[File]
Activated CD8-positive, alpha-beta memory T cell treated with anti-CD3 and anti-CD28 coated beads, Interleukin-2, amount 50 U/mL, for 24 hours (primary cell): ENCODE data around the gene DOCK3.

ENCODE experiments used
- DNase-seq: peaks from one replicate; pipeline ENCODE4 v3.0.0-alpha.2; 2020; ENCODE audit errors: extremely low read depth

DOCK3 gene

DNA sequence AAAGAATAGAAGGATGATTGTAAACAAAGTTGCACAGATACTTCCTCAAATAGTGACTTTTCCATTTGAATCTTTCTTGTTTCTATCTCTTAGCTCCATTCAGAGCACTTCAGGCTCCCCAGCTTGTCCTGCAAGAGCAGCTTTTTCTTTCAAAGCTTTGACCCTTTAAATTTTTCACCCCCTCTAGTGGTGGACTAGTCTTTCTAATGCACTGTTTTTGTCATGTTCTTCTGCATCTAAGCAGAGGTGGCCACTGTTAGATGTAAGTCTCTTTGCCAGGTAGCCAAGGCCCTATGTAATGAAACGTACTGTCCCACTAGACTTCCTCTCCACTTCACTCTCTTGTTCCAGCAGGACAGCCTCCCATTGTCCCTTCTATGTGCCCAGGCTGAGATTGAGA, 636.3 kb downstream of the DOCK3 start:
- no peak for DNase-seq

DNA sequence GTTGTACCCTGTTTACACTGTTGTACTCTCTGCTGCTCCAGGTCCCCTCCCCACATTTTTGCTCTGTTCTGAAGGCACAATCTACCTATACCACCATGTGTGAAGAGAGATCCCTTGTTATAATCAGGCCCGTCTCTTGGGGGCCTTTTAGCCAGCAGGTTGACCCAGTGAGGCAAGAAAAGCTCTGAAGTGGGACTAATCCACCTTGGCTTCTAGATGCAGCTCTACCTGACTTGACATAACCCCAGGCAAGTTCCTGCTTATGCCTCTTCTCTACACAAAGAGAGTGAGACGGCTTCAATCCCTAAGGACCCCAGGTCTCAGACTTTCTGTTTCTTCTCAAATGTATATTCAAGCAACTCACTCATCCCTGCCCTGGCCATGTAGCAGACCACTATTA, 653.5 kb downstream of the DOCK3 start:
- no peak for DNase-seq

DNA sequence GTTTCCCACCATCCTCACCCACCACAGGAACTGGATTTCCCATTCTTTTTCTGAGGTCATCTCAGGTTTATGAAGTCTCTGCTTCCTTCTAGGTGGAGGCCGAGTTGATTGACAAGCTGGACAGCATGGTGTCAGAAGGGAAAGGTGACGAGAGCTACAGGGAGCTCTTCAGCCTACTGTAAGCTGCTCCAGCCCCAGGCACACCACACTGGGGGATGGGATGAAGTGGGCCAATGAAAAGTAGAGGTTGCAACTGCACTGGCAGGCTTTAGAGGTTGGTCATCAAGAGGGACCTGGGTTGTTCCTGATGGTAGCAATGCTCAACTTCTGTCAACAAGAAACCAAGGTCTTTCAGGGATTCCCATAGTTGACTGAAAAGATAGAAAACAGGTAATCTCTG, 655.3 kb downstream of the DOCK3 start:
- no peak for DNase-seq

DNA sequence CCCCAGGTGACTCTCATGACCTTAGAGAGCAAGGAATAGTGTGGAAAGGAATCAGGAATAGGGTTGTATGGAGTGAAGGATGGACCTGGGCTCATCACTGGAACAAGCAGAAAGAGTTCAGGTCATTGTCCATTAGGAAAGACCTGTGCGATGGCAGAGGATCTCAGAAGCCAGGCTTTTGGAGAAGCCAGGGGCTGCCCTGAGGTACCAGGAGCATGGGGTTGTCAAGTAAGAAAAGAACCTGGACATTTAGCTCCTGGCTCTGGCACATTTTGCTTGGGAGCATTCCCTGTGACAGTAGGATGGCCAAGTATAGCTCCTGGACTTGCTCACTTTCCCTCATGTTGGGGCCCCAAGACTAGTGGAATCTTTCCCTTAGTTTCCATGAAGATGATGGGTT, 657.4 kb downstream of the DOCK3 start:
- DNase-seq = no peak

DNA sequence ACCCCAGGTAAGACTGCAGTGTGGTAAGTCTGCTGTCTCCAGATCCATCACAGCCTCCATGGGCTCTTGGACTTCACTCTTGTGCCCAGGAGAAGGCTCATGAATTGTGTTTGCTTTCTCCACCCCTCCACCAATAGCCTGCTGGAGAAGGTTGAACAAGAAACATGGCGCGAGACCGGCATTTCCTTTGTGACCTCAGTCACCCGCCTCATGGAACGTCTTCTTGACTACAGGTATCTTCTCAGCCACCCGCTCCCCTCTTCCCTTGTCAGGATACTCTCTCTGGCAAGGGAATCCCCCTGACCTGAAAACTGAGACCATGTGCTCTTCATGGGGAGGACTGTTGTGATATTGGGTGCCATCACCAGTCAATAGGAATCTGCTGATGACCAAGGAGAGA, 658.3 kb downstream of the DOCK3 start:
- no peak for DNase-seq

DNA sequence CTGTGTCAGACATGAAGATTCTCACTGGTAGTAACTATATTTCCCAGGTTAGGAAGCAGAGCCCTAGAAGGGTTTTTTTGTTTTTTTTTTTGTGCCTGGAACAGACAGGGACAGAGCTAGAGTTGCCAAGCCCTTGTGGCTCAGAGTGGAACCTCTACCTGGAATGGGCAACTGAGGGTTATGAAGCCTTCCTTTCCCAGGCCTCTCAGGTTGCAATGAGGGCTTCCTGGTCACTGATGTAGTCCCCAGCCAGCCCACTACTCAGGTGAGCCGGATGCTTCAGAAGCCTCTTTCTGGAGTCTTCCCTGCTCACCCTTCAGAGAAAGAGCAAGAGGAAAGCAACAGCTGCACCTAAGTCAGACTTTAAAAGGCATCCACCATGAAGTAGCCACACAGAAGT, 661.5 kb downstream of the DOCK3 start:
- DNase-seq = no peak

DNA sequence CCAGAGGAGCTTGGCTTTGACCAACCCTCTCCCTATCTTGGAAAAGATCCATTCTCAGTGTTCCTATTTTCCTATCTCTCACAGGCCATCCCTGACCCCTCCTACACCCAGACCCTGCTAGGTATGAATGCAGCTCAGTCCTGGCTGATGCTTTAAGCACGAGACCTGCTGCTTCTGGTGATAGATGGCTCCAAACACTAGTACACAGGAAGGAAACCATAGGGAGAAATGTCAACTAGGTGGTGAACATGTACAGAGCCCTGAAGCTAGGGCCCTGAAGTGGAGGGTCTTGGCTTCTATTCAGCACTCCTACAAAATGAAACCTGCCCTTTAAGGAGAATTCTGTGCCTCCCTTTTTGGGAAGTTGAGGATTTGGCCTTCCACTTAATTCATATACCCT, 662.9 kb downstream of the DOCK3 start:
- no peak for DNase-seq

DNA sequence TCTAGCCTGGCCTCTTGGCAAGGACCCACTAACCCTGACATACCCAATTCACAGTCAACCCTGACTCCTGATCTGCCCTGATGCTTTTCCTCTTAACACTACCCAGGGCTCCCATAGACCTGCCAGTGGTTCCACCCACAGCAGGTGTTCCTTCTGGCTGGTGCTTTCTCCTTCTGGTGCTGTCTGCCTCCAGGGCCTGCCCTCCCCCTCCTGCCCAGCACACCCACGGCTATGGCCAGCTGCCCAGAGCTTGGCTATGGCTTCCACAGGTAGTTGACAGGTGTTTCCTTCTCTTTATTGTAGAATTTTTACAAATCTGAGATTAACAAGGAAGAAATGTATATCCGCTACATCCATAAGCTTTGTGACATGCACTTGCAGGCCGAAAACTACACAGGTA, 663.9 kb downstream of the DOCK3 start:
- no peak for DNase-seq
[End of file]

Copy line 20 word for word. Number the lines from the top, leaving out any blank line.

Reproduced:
- no peak for DNase-seq